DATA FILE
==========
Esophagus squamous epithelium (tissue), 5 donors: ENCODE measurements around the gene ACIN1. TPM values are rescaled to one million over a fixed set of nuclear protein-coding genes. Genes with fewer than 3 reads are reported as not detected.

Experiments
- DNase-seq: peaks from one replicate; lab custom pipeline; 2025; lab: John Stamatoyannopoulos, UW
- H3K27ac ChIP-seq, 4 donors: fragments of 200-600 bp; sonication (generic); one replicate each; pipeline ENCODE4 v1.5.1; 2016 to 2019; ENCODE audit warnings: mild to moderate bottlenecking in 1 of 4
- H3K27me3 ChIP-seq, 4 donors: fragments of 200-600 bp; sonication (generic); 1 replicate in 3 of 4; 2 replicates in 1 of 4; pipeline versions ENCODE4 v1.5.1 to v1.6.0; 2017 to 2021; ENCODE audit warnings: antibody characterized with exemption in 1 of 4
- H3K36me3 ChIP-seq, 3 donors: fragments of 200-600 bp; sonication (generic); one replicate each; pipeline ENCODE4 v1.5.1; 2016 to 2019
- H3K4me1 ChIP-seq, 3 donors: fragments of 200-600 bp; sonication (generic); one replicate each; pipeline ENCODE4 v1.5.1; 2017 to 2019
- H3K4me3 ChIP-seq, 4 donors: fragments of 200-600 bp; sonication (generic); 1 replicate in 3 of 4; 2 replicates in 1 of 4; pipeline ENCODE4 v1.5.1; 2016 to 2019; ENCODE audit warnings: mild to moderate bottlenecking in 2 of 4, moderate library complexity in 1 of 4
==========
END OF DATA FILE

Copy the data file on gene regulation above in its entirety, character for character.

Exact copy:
Esophagus squamous epithelium (tissue), 5 donors: ENCODE measurements around the gene ACIN1. TPM values are rescaled to one million over a fixed set of nuclear protein-coding genes. Genes with fewer than 3 reads are reported as not detected.

Experiments
- DNase-seq: peaks from one replicate; lab custom pipeline; 2025; lab: John Stamatoyannopoulos, UW
- H3K27ac ChIP-seq, 4 donors: fragments of 200-600 bp; sonication (generic); one replicate each; pipeline ENCODE4 v1.5.1; 2016 to 2019; ENCODE audit warnings: mild to moderate bottlenecking in 1 of 4
- H3K27me3 ChIP-seq, 4 donors: fragments of 200-600 bp; sonication (generic); 1 replicate in 3 of 4; 2 replicates in 1 of 4; pipeline versions ENCODE4 v1.5.1 to v1.6.0; 2017 to 2021; ENCODE audit warnings: antibody characterized with exemption in 1 of 4
- H3K36me3 ChIP-seq, 3 donors: fragments of 200-600 bp; sonication (generic); one replicate each; pipeline ENCODE4 v1.5.1; 2016 to 2019
- H3K4me1 ChIP-seq, 3 donors: fragments of 200-600 bp; sonication (generic); one replicate each; pipeline ENCODE4 v1.5.1; 2017 to 2019
- H3K4me3 ChIP-seq, 4 donors: fragments of 200-600 bp; sonication (generic); 1 replicate in 3 of 4; 2 replicates in 1 of 4; pipeline ENCODE4 v1.5.1; 2016 to 2019; ENCODE audit warnings: mild to moderate bottlenecking in 2 of 4, moderate library complexity in 1 of 4